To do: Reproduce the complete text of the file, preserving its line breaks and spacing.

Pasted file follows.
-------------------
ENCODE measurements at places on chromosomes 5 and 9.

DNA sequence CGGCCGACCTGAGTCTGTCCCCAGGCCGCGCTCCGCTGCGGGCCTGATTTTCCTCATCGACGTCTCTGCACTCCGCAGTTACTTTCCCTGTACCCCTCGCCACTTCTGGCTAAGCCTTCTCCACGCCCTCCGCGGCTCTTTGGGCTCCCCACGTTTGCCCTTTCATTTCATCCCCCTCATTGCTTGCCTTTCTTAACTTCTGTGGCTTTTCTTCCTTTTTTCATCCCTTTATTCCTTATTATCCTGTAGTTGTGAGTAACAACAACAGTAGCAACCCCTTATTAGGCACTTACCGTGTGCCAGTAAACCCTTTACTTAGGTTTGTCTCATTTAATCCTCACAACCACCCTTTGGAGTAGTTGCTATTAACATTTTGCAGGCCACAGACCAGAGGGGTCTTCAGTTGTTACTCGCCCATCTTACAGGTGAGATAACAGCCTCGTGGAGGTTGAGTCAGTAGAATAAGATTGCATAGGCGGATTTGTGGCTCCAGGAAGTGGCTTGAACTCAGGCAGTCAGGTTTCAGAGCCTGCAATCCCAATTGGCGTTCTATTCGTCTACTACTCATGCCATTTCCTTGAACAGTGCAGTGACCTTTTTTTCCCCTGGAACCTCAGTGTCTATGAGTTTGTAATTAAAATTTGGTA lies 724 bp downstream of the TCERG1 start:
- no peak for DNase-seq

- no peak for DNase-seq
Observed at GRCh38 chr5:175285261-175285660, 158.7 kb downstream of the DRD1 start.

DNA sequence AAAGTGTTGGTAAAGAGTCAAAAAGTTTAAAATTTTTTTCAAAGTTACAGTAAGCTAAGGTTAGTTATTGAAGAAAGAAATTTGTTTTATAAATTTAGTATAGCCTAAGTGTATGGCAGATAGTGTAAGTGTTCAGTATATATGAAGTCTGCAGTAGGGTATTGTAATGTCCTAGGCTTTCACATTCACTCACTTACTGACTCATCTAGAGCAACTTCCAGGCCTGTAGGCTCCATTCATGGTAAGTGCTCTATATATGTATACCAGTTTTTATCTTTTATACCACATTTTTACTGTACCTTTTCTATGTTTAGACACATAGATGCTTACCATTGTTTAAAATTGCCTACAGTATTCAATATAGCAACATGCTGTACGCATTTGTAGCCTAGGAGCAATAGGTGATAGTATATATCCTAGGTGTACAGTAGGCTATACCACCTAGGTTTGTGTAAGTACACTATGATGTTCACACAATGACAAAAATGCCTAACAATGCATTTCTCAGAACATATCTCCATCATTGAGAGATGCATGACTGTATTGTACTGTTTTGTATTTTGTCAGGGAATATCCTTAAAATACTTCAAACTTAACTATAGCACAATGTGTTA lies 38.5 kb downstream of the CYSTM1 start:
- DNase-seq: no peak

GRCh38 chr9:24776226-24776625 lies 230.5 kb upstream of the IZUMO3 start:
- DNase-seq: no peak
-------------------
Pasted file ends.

ENCODE measurements at places on chromosomes 5 and 9.

DNA sequence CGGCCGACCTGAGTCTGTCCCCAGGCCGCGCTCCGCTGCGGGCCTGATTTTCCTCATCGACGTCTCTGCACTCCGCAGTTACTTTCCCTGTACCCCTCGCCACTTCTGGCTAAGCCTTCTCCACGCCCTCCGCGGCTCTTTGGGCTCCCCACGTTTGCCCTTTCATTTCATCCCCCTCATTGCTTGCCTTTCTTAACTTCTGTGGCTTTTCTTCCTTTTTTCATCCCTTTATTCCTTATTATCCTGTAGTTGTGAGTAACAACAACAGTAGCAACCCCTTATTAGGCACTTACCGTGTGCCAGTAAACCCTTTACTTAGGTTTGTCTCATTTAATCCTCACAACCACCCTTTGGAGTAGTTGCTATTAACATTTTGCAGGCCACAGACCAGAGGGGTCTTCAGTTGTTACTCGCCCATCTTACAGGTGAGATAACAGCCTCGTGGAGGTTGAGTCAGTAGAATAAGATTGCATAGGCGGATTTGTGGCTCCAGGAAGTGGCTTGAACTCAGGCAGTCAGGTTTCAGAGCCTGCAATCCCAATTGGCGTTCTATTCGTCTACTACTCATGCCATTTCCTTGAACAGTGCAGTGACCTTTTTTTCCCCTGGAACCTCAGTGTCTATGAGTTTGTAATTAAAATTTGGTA lies 724 bp downstream of the TCERG1 start:
- no peak for DNase-seq

- no peak for DNase-seq
Observed at GRCh38 chr5:175285261-175285660, 158.7 kb downstream of the DRD1 start.

DNA sequence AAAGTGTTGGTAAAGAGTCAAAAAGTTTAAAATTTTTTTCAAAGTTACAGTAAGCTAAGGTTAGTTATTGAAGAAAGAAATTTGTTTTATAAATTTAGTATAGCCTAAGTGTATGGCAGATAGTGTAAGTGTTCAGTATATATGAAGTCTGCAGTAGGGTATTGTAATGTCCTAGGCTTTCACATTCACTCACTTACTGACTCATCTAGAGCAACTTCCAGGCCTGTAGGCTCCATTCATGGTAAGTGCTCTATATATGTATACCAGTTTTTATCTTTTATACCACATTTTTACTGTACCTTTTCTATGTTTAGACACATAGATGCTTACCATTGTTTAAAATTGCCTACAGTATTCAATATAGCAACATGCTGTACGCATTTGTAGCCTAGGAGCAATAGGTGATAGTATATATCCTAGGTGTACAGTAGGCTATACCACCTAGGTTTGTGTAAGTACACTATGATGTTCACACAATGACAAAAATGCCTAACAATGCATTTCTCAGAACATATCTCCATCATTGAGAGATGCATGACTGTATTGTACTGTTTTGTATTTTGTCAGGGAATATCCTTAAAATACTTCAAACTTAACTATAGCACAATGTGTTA lies 38.5 kb downstream of the CYSTM1 start:
- DNase-seq: no peak

GRCh38 chr9:24776226-24776625 lies 230.5 kb upstream of the IZUMO3 start:
- DNase-seq: no peak